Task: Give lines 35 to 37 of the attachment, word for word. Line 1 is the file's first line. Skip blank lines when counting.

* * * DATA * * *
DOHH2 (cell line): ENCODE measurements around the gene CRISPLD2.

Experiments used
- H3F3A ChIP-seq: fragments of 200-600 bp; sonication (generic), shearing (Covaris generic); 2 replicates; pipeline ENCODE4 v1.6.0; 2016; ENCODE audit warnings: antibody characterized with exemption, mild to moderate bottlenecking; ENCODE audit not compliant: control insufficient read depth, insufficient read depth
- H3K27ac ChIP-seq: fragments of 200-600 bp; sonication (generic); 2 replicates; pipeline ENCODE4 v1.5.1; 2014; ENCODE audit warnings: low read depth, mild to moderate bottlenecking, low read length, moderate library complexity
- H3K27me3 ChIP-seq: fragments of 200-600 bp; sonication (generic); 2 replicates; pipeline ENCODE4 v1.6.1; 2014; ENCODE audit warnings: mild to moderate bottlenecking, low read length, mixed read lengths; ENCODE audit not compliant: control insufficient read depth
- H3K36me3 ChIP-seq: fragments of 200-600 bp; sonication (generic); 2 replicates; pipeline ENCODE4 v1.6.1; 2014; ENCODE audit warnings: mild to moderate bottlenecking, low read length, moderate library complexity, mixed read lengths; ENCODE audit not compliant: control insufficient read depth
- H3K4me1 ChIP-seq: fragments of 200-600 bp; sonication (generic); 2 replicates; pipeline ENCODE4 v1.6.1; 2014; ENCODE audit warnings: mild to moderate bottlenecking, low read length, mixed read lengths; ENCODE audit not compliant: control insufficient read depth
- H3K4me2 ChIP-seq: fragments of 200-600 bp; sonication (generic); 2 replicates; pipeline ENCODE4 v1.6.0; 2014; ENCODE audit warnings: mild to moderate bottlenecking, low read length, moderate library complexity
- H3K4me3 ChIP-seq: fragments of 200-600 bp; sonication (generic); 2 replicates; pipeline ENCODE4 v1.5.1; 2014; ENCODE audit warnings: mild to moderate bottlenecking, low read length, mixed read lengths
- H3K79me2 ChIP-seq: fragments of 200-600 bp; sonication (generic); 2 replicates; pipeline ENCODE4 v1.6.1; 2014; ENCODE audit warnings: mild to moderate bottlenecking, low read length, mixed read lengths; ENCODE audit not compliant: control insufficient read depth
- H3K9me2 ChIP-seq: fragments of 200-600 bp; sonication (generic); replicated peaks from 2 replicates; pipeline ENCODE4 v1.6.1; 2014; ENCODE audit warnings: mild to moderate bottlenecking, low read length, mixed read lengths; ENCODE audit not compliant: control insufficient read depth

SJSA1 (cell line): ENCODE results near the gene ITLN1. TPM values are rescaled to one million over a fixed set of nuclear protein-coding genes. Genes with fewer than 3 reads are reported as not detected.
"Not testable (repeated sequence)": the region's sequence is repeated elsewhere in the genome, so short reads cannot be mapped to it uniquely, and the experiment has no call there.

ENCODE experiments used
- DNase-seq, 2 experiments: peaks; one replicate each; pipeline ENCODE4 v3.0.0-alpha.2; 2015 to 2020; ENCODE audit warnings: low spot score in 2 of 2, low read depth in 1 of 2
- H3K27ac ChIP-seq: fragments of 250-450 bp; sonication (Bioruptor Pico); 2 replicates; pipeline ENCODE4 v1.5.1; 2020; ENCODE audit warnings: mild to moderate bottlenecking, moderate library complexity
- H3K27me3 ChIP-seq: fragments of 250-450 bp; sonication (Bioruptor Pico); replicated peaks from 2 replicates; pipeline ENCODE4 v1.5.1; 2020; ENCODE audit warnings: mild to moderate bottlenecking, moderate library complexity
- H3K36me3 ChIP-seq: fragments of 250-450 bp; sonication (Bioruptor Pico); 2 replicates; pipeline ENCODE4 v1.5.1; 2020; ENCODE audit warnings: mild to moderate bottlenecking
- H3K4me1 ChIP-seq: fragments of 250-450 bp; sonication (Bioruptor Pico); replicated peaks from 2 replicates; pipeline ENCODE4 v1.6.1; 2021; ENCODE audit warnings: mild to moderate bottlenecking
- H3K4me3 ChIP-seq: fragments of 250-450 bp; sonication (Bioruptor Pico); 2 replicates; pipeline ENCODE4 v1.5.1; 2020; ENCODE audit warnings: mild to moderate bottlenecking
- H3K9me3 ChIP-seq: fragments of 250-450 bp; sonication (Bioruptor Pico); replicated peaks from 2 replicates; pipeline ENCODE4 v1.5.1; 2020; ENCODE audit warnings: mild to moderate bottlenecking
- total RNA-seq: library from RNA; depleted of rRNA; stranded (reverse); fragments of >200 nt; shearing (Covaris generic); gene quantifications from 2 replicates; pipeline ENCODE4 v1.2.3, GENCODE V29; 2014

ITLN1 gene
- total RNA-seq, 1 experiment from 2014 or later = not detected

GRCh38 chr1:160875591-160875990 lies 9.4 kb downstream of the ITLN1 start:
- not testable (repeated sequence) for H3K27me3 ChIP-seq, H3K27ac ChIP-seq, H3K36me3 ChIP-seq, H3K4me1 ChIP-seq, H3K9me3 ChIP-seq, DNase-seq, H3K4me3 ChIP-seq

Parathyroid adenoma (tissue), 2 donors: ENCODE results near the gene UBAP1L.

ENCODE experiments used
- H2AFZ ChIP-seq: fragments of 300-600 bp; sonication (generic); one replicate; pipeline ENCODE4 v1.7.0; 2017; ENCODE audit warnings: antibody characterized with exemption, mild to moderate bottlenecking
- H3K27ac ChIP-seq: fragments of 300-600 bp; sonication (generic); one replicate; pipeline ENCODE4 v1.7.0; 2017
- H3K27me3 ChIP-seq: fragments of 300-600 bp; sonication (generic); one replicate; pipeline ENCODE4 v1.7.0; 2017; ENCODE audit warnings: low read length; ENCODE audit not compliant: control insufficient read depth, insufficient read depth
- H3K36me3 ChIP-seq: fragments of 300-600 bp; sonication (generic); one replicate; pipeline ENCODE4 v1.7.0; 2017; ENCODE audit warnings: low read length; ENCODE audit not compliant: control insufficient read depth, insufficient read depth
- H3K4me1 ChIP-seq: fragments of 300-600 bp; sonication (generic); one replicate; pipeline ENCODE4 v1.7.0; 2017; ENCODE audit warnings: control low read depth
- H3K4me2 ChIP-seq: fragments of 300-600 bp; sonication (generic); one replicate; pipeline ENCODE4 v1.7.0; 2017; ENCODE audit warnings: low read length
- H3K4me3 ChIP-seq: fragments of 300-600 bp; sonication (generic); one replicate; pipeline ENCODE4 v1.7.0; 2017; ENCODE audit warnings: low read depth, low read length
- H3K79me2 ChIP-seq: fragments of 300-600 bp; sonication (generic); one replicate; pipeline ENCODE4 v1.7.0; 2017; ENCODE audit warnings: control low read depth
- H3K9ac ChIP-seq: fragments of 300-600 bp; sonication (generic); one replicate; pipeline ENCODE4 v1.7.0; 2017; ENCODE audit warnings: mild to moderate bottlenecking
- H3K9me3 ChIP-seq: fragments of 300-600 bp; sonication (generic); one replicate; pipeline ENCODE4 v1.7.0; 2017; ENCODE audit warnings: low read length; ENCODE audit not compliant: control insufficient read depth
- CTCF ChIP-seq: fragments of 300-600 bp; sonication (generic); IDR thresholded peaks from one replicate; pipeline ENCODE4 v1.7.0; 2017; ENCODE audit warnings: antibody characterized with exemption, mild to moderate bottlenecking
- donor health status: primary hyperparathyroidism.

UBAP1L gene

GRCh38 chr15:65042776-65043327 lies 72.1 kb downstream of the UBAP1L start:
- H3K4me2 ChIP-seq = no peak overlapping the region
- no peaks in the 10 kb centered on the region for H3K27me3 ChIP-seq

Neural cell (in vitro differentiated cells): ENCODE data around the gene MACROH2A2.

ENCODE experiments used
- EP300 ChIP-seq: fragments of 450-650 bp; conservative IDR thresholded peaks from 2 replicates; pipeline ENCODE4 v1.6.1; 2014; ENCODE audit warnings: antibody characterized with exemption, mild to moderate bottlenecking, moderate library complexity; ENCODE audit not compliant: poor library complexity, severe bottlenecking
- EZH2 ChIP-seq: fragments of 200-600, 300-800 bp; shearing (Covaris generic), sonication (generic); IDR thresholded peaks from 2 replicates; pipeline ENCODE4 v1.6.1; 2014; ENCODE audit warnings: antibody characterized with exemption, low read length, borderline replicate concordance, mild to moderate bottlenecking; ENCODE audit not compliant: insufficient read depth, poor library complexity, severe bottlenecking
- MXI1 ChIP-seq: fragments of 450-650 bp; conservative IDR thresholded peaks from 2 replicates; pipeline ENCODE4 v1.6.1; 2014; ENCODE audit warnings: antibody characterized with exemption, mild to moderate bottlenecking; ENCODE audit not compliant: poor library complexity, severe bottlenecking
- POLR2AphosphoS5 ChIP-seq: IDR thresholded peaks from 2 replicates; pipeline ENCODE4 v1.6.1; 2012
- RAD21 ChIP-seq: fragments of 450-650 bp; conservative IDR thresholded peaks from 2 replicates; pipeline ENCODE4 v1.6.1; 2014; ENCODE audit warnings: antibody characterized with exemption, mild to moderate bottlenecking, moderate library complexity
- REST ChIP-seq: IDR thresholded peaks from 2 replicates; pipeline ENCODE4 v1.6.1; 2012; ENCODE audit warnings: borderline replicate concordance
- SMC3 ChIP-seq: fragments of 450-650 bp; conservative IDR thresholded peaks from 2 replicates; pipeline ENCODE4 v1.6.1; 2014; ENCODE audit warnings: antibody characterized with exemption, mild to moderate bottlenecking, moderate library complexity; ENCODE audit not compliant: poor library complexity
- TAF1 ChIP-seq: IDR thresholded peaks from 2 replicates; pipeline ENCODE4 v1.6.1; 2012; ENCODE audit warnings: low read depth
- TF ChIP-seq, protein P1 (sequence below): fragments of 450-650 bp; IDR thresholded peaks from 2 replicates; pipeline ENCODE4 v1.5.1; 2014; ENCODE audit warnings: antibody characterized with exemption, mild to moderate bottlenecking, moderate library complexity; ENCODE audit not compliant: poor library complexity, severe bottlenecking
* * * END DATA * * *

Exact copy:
- H3K4me3 ChIP-seq: fragments of 300-600 bp; sonication (generic); one replicate; pipeline ENCODE4 v1.7.0; 2017; ENCODE audit warnings: low read depth, low read length
- H3K79me2 ChIP-seq: fragments of 300-600 bp; sonication (generic); one replicate; pipeline ENCODE4 v1.7.0; 2017; ENCODE audit warnings: control low read depth
- H3K9ac ChIP-seq: fragments of 300-600 bp; sonication (generic); one replicate; pipeline ENCODE4 v1.7.0; 2017; ENCODE audit warnings: mild to moderate bottlenecking